For a long time I have been an enthusiastic advocate for the idea of having a dedicated consultation room in the practice – a place separate from where you perform dentistry where you can talk with patients in private about their treatment options and financial considerations. In fact, the principles behind an effective consultation room – the location in the practice, the size, the layout, how it should be outfitted – was a central component in a course I used to teach on optimizing practice design for the right patient experience, and I have been happy to see many dentists make great use of this approach.
To build on this idea, let me share a variation on the consultation room approach that can be worth exploring for practitioners who are ready to shake things up in their office layout.
It is a variation I was reminded of when I was visiting the office of a member of my specialists study club – an exceptionally successful periodontist whose practice was growing rapidly. He was planning to relocate and expand, but until then space was a crucial issue for him. So I suggested he convert his personal office (he does most of his office work on his laptop anyway) and his consultation room into two dedicated exam rooms.
These exam rooms are fully outfitted operatories, but are used almost exclusively for consultations, where he does his “records, diagnosis, treatment planning” process and where he presents his findings to the patients. The patient sits in a dental chair and the doctor can use all his case presentation tools – intra-oral camera, patient education videos – in an environment that reinforces his professional credibility.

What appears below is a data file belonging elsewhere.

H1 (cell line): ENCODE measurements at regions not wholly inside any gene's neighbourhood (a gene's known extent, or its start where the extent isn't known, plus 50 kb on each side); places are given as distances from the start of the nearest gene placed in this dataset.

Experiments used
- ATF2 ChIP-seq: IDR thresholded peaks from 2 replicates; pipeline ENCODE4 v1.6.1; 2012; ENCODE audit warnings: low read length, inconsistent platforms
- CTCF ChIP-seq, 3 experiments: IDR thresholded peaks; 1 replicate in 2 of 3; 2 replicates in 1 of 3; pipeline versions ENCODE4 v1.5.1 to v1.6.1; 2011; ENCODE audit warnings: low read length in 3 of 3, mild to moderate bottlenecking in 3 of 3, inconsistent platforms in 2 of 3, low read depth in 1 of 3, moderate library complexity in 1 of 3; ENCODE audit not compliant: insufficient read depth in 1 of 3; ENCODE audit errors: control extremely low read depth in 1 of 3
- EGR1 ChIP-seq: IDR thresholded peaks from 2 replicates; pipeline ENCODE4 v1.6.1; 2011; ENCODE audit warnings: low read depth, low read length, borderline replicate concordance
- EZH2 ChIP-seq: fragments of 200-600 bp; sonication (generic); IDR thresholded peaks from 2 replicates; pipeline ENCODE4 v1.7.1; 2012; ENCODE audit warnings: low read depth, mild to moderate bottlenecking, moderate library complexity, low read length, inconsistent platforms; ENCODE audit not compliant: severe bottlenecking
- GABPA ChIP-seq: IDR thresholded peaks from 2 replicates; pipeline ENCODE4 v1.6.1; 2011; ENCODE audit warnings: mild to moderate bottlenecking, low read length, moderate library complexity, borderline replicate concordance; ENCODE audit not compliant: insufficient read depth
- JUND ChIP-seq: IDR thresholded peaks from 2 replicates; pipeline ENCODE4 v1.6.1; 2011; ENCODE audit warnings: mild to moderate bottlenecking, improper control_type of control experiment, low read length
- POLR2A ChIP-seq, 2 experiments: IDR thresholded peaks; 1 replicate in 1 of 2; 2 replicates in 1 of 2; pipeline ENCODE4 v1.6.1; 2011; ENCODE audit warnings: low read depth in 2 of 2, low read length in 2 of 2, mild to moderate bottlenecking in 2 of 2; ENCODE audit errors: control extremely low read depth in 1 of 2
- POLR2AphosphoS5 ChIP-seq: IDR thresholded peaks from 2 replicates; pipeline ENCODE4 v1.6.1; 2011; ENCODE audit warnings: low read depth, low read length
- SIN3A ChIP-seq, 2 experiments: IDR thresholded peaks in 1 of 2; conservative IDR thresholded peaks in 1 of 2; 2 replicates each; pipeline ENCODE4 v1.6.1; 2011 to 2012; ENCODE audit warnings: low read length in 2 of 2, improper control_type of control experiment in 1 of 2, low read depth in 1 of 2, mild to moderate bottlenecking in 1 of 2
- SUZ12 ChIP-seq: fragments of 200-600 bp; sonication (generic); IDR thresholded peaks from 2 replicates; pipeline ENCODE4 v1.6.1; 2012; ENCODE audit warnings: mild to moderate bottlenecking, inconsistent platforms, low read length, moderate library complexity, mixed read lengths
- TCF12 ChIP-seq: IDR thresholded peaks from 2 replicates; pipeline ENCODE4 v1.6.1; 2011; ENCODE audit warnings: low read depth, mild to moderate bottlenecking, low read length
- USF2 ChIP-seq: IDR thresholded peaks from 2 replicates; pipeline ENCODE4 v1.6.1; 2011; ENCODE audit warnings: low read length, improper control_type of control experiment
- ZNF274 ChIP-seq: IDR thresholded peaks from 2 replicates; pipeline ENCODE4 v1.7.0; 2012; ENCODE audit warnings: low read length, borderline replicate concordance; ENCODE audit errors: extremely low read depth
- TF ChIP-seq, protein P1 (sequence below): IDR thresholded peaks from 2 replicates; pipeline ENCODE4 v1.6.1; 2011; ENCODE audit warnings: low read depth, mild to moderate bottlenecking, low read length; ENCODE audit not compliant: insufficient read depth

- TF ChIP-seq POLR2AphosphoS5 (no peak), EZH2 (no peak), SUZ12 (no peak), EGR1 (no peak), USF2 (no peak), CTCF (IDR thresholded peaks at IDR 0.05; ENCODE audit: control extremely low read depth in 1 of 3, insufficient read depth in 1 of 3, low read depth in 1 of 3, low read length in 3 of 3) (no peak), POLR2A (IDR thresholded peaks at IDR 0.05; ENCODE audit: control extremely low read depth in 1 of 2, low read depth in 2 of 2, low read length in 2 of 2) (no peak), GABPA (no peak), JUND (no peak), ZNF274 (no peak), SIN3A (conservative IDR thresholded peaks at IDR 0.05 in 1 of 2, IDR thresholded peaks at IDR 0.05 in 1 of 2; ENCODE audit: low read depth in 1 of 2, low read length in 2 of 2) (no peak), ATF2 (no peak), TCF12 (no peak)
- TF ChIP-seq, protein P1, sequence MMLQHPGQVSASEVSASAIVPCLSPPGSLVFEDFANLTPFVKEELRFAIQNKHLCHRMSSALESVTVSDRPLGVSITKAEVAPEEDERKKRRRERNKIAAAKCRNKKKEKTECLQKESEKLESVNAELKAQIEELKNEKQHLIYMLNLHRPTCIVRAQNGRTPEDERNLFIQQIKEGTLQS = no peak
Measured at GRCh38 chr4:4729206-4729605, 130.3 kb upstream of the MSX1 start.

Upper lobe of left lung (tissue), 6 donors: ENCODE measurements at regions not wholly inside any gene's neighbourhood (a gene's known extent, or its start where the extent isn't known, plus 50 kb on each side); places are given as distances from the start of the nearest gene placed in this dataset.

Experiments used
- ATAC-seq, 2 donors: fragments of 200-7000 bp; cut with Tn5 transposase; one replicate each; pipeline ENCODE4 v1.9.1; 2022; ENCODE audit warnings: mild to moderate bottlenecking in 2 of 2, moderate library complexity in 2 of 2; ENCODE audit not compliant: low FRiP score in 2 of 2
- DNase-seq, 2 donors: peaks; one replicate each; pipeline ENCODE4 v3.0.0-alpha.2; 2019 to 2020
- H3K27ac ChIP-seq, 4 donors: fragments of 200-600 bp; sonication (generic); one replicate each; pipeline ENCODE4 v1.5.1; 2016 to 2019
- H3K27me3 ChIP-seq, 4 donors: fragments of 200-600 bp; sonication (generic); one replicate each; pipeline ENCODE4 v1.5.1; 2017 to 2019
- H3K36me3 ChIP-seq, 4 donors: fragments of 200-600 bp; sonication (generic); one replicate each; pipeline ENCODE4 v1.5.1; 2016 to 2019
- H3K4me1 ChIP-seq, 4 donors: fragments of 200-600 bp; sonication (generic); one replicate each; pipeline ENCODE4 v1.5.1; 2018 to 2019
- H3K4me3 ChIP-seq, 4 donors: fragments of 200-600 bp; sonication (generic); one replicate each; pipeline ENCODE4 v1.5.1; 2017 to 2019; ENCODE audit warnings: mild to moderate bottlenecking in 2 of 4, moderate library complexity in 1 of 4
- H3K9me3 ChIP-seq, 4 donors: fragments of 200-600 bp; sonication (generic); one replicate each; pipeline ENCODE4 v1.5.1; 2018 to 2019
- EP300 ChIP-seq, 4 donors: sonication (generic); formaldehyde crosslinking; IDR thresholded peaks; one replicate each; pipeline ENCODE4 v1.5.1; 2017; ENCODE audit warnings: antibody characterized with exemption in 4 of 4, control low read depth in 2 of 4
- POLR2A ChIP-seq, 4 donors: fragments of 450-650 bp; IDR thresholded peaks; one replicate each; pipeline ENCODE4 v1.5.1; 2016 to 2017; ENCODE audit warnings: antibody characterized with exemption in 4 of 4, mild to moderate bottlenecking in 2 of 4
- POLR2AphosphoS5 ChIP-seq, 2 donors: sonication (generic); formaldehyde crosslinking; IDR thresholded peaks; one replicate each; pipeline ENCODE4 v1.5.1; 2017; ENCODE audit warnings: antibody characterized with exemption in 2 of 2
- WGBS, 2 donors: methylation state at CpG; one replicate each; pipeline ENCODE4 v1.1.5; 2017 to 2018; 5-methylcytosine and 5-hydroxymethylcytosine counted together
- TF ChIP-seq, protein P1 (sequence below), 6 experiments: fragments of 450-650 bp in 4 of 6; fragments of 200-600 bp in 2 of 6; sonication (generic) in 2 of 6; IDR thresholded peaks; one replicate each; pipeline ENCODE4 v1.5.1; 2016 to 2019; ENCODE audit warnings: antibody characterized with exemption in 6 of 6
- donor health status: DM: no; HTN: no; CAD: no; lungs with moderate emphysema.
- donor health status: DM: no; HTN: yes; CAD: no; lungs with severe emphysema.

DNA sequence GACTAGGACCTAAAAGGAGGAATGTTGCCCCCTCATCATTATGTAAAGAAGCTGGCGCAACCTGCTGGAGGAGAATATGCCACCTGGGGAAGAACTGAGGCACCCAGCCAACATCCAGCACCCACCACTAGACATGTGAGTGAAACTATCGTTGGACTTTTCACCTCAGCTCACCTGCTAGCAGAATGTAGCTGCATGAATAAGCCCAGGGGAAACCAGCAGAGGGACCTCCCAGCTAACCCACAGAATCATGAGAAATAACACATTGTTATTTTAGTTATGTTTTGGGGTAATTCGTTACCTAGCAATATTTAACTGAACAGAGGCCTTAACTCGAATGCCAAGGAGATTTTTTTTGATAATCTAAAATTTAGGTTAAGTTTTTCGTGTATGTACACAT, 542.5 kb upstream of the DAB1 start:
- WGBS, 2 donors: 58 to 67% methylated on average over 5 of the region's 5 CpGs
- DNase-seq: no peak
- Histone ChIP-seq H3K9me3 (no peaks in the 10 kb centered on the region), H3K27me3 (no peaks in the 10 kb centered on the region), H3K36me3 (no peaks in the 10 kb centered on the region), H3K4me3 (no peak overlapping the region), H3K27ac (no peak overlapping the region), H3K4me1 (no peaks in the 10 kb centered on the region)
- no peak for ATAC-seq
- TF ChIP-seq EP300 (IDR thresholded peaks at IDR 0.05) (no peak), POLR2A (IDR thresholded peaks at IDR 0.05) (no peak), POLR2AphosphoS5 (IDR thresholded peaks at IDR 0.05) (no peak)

He sees all new patients in these dedicated exam rooms. If a patient in hygiene requires a deeper discussion, he brings that patient into an exam room. It’s where he discusses treatment options, and where he and his team talk about fees and financing. It’s a clinical, value-creation, and business setting all in one.
This doctor has seen a dramatic increase in patient acceptance since he reconfigured things to adopt this approach, and he attributes that increase in large part to this re-organization of his office space. Part of the reason, he says, is that patients have become more at ease and more open to treatment presentations when they are not taken on “the walk” to the consultation room – something that seems to drive many of them into an instinctively defensive mental posture, where they feel they are about to be given the “hard sell.” In the exam room, they are just talking with their dental professional in a professional environment.
Introducing these exam rooms also had the effect of expanding the practice, as the clinical operatories are now being used for just that – clinical delivery. Nobody is occupying a chair in those rooms who isn’t undergoing treatment.
This isn’t a solution that works for everyone, of course, and many dentists are getting great results from using their current consultation rooms. But if you are thinking about changes to your office layout, and you are currently dedicating a lot of space to a consultation room or a personal office you barely use, it can be an interesting option to consider.
(Click this link to read more dental practice management articles by Imtiaz Manji.)